NEW CENSUS BUREAU DATA SHOW ANNUAL INCREASES IN SAME-SEX COUPLES OUTPACING POPULATION GROWTH; SAME-SEX COUPLES AFFECTED BY RECESSION
October 4, 2010
FOR IMMEDIATE RELEASE
Gary J. Gates, 310.825.1868 (O) or 202.257.6400 (C), firstname.lastname@example.org
The US Census Bureau last week released data from the 2009 American Community Survey. Williams Institute analyses of these data show that the estimated number of same-sex couples who identified themselves as either spouses or unmarried partners increased at three times the rate of population growth from 2008 to 2009.
The estimated number of same-sex couples in the US was 564,743 in 2008 and grew to 581,300 in 2009, marking a nearly 3% increase (see Figure 1). The US population only increased by approximately 1% between 2008 and 2009. Same-sex couples who indicated that one partner was a husband or wife increased from an estimated 149,956 to 152,121. Those who designated themselves as unmarried partners increased from 414,787 to 429,179.
Williams Distinguished Scholar Gary J. Gates notes that, “As states legally recognize the relationships of same-sex couples and social stigma declines, these data suggest that more couples are willing to identify themselves as such on government surveys like the American Community Survey.”
The Census Bureau will release official counts of same-sex couples from the 2010 Decennial Census next year.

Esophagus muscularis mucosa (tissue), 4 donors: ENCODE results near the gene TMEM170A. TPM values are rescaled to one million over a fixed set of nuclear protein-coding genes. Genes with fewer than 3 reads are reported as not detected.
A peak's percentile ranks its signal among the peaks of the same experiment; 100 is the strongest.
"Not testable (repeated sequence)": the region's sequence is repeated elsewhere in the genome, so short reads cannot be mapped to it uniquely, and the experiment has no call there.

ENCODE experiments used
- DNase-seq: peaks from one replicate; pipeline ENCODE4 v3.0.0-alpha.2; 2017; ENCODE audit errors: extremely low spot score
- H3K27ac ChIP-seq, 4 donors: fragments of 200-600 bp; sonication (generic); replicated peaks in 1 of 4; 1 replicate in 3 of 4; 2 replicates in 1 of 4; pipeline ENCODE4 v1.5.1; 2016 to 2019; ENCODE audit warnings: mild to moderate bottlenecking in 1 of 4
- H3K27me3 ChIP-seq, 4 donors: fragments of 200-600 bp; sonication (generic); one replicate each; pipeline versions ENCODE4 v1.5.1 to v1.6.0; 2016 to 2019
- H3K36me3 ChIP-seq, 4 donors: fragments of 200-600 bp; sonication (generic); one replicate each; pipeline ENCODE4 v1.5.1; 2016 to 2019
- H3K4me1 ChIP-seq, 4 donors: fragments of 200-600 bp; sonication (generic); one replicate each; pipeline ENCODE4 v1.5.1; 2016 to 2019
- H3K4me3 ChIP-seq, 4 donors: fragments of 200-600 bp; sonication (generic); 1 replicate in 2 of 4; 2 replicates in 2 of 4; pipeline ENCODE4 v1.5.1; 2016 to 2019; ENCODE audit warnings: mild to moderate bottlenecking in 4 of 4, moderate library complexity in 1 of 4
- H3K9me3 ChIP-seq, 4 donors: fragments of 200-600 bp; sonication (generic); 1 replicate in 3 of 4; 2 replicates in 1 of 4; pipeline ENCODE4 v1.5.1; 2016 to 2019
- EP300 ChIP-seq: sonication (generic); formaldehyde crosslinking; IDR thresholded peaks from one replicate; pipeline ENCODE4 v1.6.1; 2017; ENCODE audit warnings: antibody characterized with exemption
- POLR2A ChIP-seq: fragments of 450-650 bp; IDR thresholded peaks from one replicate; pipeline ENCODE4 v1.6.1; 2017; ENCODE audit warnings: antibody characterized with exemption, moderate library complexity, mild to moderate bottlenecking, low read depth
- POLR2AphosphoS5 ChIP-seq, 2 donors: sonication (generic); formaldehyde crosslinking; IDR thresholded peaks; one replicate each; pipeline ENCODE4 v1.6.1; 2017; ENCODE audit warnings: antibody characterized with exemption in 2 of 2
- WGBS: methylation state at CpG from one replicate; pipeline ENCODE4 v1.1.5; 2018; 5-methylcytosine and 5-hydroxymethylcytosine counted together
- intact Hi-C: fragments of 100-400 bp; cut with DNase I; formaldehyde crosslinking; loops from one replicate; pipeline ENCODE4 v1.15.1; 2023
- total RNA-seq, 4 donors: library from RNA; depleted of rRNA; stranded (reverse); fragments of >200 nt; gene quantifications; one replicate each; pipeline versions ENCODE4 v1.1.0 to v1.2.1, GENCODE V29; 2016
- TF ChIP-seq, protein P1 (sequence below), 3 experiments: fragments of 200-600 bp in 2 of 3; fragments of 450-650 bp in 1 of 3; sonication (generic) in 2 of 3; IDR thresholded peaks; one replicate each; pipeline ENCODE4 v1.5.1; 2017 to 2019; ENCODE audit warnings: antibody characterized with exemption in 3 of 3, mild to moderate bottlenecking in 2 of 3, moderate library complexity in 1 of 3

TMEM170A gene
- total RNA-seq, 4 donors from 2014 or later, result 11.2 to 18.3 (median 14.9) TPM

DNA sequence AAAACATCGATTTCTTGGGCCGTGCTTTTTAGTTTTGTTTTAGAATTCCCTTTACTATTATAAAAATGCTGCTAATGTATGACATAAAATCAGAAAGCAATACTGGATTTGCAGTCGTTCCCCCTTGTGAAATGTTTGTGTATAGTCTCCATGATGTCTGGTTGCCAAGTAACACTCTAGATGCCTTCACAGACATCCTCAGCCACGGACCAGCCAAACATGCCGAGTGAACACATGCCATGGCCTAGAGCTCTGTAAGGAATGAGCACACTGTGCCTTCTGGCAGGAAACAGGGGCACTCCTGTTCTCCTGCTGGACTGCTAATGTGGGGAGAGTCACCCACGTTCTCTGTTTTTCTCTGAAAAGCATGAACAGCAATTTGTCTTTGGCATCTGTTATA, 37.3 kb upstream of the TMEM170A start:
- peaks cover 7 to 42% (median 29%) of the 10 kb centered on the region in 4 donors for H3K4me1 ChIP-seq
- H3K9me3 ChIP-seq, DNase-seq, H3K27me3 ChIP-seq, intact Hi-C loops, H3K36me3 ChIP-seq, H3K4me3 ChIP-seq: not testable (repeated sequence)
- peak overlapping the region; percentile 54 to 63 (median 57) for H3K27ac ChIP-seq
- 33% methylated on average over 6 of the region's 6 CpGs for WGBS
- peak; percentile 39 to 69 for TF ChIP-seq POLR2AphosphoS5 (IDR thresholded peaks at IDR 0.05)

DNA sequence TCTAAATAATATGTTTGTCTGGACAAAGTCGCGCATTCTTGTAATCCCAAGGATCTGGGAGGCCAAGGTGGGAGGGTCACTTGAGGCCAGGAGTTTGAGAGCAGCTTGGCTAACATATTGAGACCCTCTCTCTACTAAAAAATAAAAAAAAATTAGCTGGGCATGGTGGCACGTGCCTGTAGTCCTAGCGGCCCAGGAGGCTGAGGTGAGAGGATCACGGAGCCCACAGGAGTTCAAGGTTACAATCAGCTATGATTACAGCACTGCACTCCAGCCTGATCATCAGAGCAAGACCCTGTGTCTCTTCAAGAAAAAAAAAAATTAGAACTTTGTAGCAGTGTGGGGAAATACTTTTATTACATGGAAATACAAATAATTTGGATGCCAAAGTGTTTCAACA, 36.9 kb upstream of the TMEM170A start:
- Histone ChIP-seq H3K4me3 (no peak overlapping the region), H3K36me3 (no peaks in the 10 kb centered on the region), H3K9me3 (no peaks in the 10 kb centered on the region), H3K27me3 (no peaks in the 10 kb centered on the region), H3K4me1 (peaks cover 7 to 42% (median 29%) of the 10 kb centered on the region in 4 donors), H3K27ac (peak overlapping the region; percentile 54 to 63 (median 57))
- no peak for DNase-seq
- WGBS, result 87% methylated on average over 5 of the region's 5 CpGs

Other findings from the newly released data show evidence of a disproportionate effect of the economic downturn on same-sex couples, particularly male couples, relative to their different-sex married counterparts. While the average household income of same-sex couples exceeded that of different-sex married couples ($104,048 vs. $93,351, respectively) in 2009, the incomes of same-sex couples fell by 3% between 2008 and 2009. This compares to a 1.8% decline among different-sex married couples. Same-sex male couples were particularly affected as evidenced by the 4.4% decline in their household incomes. This figure also exceeds the 3.6% decline in income among all households in the US.
The Williams Institute for Sexual Orientation Law and Public Policy advances law and public policy through rigorous, independent research and scholarship, and disseminates its work through a variety of education programs and media to judges, legislators, lawyers, other policymakers and the public. These studies can be accessed at the Williams Institute website, www.law.ucla.edu/williamsinstitute.